• 2: Print only source ip and port $ tshark -r sharkfest-1.cap -R "http.request and http.cookie contains "PHPSESSID=c0bb9d04cebbc765bc9bc366f663fcaf"" -T fields -e ip.src -e tcp.srcport | sort | uniq 192.168.1.30 3981 192.168.1.30 3982 192.168.1.30 3983 192.168.1.30 3984 192.168.1.30 3985 192.168.1.30 3986 192.168.1.30 3987 192.168.1.30 3988 192.168.1.30 3989 192.168.1.30 3991 192.168.1.30 3992 192.168.1.30 3993 192.168.1.30 3994 192.168.1.30 3996 192.168.1.30 3997 192.168.1.30 3998 [...] $
    • 3: Create new display filter (1)
      • Introducing 'awk'
      • awk processes its input line by line
      • fields within one line are available with $1, $2 etc
      • standard field separator is "whitespace"
      • C like printf function available
      • Goal:
        • 192.168.1.30 3981
        • 192.168.1.30 3982
        • to
        • (ip.addr==192.168.1.30&&tcp.port==3981)||(ip.addr==192.168.1.30&&tcp.port==3982)
    • 3: Create new display filter (2) $ tshark -r sharkfest-1.cap -R "http.request and http.cookie contains "PHPSESSID=c0bb9d04cebbc765bc9bc366f663fcaf"" -T fields -e ip.src -e tcp.srcport | sort | uniq | awk '{printf("%s(ip.addr==%s&&tcp.port==%s)",sep,$1,$2);sep="||"}' (ip.addr==192.168.1.30&&tcp.port==3981)||(ip.addr==192.168.1.30&& tcp.port==3982)||(ip.addr==192.168.1.30&&tcp.port==3983)||(ip.add r==192.168.1.30&&tcp.port==3984)||(ip.addr==192.168.1.30&&tcp.por t==3985)||(ip.addr==192.168.1.30&&tcp.port==3986)||(ip.addr==192. 168.1.30&&tcp.port==3987)||(ip.addr==192.168.1.30&&tcp.port==3988 )||(ip.addr==192.168.1.30&&tcp.port==3989)||(ip.addr==192.168.1.3 0&&tcp.port==3991)||(ip.addr==192.168.1.30&&tcp.port==3992)||(ip. addr==192.168.1.30&&tcp.port==3993)||(ip.addr==192.168.1.30&&tcp. port==3994)||(ip.addr==192.168.1.30&&tcp.port==3996)||(ip.addr==1 92.168.1.30&&tcp.port==3997)||(ip.addr==192.168.1.30&&tcp.port==3 998)||(ip.addr==192.168.1.30&&tcp.port==3999)||(ip.addr==192.168. 1.30&&tcp.port==4000)||(ip.addr==192.168.1.30&&tcp.port==4001)||( ip.addr==192.168.1.30&&tcp.port==4002)||(ip.addr==192.168.1.30&&t cp.port==4003)||(ip.addr==192.168.1.30&&tcp.port==4004)||(ip.addr ==192.168.1.30&&tcp.port==4006)||(ip.addr==192.168.1.30&&tcp.port ==4007)|| [...] ||(ip.addr==192.168.1.30&&tcp.port==4126) $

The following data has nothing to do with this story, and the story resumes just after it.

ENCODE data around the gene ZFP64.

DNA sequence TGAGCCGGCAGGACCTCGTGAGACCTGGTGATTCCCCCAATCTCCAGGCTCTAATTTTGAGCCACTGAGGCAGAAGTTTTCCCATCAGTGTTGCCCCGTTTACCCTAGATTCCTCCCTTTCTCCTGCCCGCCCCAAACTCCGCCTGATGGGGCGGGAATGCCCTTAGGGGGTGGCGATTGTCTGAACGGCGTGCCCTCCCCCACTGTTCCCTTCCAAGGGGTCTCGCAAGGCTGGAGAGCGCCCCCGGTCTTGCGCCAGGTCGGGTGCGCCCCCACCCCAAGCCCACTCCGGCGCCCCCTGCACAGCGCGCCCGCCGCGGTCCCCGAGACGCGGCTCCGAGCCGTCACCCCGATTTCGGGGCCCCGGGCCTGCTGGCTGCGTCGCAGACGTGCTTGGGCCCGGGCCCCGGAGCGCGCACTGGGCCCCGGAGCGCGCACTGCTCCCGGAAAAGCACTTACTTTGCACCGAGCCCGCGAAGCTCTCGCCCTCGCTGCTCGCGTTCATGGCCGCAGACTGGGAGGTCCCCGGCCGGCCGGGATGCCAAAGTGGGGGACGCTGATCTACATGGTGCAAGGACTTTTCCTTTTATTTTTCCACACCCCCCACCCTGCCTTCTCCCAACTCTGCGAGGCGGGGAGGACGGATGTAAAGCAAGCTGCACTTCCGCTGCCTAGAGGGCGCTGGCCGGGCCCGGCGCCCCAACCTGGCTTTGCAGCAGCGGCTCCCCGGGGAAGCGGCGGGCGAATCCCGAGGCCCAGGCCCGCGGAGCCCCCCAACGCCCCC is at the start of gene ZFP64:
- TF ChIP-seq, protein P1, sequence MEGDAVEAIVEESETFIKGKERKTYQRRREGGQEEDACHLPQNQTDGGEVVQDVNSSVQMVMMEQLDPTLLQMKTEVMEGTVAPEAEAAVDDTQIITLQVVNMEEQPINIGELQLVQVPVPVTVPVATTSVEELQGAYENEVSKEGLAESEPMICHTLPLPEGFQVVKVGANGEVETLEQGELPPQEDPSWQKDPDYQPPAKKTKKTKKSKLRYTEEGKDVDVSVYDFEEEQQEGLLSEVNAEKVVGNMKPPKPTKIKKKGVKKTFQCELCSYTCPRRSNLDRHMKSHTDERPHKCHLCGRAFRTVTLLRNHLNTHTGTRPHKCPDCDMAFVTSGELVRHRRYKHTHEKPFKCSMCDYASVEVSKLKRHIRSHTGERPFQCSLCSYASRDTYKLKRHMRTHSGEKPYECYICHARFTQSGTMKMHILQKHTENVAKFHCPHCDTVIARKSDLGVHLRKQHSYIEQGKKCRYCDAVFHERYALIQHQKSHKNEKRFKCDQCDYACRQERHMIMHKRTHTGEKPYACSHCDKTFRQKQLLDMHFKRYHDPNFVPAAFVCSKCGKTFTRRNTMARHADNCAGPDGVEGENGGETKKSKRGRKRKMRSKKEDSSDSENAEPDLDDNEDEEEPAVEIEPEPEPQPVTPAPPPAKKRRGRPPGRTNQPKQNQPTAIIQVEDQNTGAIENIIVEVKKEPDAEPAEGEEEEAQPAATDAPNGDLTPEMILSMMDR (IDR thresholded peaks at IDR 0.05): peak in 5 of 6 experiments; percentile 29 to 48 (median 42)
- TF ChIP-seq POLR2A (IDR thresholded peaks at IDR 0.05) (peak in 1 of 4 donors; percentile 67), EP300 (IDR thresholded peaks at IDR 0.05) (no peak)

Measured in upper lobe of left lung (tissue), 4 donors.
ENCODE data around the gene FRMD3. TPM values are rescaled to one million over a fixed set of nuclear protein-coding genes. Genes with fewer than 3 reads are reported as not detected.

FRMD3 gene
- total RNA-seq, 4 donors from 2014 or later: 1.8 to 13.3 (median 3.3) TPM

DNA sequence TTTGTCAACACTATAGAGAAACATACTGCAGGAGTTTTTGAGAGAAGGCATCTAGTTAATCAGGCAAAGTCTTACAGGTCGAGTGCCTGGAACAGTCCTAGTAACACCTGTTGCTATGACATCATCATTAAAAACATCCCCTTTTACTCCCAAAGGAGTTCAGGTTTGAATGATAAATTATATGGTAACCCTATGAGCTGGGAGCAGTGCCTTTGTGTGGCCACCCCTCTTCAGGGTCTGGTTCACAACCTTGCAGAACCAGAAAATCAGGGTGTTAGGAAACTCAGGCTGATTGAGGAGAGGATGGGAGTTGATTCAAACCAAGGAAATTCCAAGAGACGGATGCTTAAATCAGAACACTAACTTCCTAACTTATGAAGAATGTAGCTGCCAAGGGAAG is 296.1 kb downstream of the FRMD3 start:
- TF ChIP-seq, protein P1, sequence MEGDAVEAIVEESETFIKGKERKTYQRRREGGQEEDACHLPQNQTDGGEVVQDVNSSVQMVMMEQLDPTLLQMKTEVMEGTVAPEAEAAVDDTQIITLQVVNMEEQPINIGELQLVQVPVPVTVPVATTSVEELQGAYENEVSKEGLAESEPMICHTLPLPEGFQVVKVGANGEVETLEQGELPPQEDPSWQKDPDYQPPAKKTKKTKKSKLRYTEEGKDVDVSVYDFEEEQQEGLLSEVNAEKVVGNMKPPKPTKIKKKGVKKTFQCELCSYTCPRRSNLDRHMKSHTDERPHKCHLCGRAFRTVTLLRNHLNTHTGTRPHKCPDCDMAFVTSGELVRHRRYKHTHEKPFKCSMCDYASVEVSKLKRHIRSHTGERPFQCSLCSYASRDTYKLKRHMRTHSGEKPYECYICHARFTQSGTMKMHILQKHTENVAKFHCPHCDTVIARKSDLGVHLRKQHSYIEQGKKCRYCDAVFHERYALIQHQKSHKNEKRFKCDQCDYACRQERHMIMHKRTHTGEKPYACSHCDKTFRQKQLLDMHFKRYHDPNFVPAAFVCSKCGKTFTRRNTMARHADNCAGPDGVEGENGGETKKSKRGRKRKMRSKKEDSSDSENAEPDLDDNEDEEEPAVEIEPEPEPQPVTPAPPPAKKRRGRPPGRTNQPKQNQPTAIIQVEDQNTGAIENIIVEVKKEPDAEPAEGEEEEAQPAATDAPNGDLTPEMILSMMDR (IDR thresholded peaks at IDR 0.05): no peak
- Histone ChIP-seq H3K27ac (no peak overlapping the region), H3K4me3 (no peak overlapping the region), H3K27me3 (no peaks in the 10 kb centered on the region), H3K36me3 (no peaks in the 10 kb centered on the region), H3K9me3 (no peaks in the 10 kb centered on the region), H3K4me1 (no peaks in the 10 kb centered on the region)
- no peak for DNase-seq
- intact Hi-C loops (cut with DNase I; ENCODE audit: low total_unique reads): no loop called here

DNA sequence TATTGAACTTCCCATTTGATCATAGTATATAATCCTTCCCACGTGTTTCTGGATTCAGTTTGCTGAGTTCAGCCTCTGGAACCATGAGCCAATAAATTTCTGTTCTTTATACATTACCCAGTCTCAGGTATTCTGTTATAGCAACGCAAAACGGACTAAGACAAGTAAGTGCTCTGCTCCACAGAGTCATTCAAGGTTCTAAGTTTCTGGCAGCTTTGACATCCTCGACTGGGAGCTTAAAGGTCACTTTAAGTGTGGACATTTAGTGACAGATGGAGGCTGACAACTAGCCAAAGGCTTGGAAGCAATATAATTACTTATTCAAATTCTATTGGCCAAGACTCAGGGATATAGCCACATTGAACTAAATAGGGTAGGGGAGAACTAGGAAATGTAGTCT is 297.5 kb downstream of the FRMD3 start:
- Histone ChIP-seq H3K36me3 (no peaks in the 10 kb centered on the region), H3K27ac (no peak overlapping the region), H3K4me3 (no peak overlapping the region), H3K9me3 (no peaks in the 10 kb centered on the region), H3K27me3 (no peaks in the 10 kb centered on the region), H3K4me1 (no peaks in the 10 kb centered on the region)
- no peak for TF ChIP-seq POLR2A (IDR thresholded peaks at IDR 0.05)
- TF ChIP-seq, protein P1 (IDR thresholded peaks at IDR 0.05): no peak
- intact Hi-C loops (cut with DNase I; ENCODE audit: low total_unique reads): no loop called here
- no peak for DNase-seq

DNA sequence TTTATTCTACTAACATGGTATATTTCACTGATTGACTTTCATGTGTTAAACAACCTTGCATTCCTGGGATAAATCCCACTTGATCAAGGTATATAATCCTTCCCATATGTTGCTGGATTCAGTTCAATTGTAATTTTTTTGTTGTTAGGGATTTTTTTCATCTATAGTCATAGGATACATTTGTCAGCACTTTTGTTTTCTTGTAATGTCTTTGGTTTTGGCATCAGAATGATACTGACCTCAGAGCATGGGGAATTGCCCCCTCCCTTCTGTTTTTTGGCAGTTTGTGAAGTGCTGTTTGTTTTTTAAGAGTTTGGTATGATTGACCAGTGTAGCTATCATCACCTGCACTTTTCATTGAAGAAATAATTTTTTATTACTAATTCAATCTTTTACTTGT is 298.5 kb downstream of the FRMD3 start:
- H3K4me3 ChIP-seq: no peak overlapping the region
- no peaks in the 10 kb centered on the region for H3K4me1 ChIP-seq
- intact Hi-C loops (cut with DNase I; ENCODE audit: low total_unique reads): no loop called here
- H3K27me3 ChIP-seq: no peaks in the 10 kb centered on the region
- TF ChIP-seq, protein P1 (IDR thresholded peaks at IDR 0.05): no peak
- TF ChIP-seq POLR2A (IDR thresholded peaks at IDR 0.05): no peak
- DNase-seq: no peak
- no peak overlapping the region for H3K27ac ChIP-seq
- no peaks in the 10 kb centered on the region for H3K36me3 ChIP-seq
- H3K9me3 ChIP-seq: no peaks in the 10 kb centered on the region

• 4: extract the tcp sessions $ tshark -r sharkfest-1.cap -R $( tshark -r sharkfest-1.cap -R "http.request and http.cookie contains "PHPSESSID=c0bb9d04cebbc765bc9bc366f663fcaf"" -T fields -e ip.src -e tcp.srcport | sort | uniq | awk '{printf("%s(ip.addr==%s&&tcp.port==%s)",sep,$1,$2); sep="||"}' ) -w cookie.cap $ $ tshark -r cookie.cap 1 0.000000 192.168.1.30 -> 194.134.109.48 TCP starfish > http [SYN] Seq=0 Win=655… 2 0.010379 194.134.109.48 -> 192.168.1.30 TCP http > starfish [SYN, ACK] Seq=0 Ac… 3 0.010456 192.168.1.30 -> 194.134.109.48 TCP starfish > http [ACK] Seq=1 Ack=1 W… 4 0.010692 192.168.1.30 -> 194.134.109.48 HTTP GET /styles/scherm.css HTTP/1.1 5 0.026023 194.134.109.48 -> 192.168.1.30 TCP http > starfish [ACK] Seq=1 Ack=384… 6 0.034230 194.134.109.48 -> 192.168.1.30 TCP [TCP segment of a reassembled PDU] 7 0.038617 194.134.109.48 -> 192.168.1.30 TCP [TCP segment of a reassembled PDU] 8 0.038683 192.168.1.30 -> 194.134.109.48 TCP starfish > http [ACK] Seq=384 Ack=29… 9 0.043327 194.134.109.48 -> 192.168.1.30 TCP [TCP segment of a reassembled PDU] 10 0.050840 194.134.109.48 -> 192.168.1.30 TCP [TCP segment of a reassembled PDU] 11 0.050899 192.168.1.30 -> 194.134.109.48 TCP starfish > http [ACK] Seq=384 Ack=58… 12 0.055159 194.134.109.48 -> 192.168.1.30 TCP [TCP segment of a reassembled PDU] 13 0.059893 194.134.109.48 -> 192.168.1.30 TCP [TCP segment of a reassembled PDU] [...] $
    • TIPS
      • Can be used on &quot;any&quot; TCP protocol with filter &quot;tcp contains <string>&quot;
      • Use ip.dst and tcp.dstport when the search data is in the TCP response
    • That's all folks!
      • More info:
        • see the manpages at: http://www.wireshark.org/docs/man-pages/
      • Next months episode: &quot;Scripting with Tshark (3)&quot;
      • Previous episodes can be found at: http://www.lovemytool.com/blog/sake_blok.html
      • e-mail: [email_address]
      • LoveMyTool.com Community for Network Monitoring & Management Tools
      • For additional educational videos on Open Source Network Tools, please visit: http://www.lovemytool.com/blog/ostu.html